Even as recently as October 2014, there have been ongoing communal riots in India, including in Gujarat, where five people have already been killed. Many have documented how the BJP, after winning the elections on the platform of economic development, are now back to hardline Hindutva.
Recently a criminal case has been filed against Modi in Australia by a survivor of the 2002 massacres in Gujarat, Asif Vohra under the aegis of the American Justice Centre. It charges Modi with crimes against humanity and genocide resulting in the killing of more than 2,000 Muslims, the displacement of several hundred thousand, the destruction of “20,000 Muslim homes and businesses and 360 places of worship.”
These are important interventions into the spawning of fawning over Modi, yet they have been drowned out largely by the big businesses that control much of the mainstream media in India.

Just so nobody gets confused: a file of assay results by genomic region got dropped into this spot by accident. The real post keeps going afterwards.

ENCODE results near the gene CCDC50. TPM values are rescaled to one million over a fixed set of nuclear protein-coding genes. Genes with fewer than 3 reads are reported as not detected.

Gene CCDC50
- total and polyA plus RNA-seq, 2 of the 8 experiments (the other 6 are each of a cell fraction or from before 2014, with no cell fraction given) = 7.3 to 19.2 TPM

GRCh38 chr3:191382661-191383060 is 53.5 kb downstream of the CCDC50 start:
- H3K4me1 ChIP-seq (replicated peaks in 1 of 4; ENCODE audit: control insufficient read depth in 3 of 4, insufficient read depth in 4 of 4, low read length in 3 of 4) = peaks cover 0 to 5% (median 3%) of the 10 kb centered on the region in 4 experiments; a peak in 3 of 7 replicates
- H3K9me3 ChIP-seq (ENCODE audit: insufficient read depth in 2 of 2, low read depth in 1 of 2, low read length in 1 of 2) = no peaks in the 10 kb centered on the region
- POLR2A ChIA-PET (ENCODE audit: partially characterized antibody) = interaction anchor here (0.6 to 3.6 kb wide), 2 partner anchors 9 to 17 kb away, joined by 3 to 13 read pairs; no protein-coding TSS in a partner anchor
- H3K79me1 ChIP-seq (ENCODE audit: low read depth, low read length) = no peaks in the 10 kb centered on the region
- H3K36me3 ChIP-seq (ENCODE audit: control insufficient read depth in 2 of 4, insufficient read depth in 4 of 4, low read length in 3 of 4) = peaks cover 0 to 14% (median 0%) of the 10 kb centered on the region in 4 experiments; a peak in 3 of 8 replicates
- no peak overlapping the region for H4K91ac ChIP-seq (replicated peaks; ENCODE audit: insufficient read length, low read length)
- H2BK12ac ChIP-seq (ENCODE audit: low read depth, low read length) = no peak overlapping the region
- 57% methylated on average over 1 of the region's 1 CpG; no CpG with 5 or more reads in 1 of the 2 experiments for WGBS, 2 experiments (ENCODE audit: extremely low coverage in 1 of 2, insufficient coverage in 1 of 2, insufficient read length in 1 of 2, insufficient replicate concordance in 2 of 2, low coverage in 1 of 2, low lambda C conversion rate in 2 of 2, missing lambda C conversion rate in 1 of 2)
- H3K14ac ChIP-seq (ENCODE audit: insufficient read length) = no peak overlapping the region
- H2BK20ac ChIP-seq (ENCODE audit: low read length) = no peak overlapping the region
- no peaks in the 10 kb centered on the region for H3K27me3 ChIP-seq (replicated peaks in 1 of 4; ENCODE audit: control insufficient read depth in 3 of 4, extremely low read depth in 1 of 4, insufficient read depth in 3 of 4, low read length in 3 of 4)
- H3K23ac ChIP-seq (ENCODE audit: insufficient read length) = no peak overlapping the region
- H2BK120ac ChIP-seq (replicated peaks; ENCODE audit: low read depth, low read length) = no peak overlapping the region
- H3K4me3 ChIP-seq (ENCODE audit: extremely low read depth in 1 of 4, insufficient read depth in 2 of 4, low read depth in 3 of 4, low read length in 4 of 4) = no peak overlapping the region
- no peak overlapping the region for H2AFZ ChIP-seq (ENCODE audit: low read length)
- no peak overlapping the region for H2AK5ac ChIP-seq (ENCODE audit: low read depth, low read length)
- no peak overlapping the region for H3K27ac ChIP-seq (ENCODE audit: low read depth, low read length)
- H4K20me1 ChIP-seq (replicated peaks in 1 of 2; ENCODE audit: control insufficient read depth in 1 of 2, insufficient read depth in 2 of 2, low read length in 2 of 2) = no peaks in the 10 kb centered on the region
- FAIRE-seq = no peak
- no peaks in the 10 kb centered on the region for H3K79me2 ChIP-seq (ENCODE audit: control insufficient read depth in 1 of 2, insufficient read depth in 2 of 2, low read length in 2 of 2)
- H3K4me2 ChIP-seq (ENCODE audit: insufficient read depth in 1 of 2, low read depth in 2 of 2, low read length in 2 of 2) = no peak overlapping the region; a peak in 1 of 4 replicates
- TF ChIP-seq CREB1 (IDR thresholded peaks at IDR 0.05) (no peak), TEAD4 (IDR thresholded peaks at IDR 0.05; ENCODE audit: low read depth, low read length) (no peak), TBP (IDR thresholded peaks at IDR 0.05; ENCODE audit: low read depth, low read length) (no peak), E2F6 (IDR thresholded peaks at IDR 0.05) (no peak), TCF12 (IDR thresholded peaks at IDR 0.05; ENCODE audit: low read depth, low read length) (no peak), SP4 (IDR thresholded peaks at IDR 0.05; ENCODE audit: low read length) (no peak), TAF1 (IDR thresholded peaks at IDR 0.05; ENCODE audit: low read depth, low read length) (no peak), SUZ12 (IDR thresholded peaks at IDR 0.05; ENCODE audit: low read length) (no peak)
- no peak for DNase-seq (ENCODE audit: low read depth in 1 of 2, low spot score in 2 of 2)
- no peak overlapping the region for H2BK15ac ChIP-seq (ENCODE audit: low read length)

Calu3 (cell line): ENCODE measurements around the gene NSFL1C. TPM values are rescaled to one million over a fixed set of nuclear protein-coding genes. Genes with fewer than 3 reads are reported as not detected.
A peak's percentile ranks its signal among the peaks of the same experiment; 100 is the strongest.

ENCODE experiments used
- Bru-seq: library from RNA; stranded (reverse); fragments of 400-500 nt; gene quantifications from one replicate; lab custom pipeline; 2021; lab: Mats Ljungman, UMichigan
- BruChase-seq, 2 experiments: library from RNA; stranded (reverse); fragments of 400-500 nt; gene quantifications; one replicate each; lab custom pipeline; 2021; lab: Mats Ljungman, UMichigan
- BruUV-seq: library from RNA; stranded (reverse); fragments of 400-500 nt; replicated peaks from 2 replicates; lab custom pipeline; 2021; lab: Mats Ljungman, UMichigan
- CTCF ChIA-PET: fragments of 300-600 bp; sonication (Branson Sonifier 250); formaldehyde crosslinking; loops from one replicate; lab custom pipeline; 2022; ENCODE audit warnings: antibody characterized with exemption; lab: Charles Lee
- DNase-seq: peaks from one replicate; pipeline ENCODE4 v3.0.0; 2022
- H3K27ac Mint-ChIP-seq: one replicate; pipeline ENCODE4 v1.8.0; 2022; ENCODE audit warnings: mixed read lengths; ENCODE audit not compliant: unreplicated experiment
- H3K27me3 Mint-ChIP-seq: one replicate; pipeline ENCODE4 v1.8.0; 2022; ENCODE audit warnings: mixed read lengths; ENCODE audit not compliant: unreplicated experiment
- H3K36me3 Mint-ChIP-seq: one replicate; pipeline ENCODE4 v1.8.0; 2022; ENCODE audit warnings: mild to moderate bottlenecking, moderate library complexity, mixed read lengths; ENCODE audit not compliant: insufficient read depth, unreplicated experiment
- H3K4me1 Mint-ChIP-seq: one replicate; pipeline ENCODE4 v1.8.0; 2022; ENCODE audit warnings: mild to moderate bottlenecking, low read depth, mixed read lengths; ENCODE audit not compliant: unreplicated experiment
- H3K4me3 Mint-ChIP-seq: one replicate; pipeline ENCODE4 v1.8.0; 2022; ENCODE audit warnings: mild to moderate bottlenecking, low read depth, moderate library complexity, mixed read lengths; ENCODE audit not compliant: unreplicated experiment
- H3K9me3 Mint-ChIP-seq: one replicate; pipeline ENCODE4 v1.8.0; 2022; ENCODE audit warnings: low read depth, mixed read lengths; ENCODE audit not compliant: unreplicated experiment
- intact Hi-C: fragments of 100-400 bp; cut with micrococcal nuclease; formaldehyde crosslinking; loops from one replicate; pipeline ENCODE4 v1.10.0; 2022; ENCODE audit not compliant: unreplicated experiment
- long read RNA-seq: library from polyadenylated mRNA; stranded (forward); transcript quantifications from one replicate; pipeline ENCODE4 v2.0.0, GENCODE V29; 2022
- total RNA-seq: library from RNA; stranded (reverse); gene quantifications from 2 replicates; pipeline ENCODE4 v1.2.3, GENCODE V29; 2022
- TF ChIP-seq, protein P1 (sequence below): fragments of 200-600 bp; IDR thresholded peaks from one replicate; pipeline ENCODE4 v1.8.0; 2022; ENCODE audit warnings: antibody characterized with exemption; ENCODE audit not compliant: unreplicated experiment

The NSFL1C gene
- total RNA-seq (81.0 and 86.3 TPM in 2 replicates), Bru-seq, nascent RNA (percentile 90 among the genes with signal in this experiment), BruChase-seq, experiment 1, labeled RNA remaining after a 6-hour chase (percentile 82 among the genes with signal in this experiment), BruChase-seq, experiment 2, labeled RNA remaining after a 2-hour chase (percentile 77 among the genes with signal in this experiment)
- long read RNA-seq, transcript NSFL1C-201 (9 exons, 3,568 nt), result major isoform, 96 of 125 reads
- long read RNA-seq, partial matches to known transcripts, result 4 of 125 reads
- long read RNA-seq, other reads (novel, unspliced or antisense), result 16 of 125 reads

India has more gods than Australia has people. Hinduism alone, as Professor Vinay Lal tells us, has approximately 330 million gods and goddesses, multiple centres of priestly authority, no single authoritative text, and no historical founder.
The transformation of an open, absorptive Hinduism, from these ancient, pluralist roots into the singular, hardline Hindutva agenda of the BJP and it’s parent organization, the RSS, can be seen in the comments of the RSS chief who talks of Hindutva swallowing all other identities in India.
The presence of hardline Hindutva in Australia, came into focus at the Vishva Hindu Parishad (VHP) conference in Sydney in 2008 where Swami Vigyanand gave, what cultural theorist and sociologist Goldie Osuri called, “a virulent hate speech directed primarily at Muslims”.
The VHP presents itself as a depoliticized organization loyal to Australia while simultaneously being loyal to the Hindu homeland.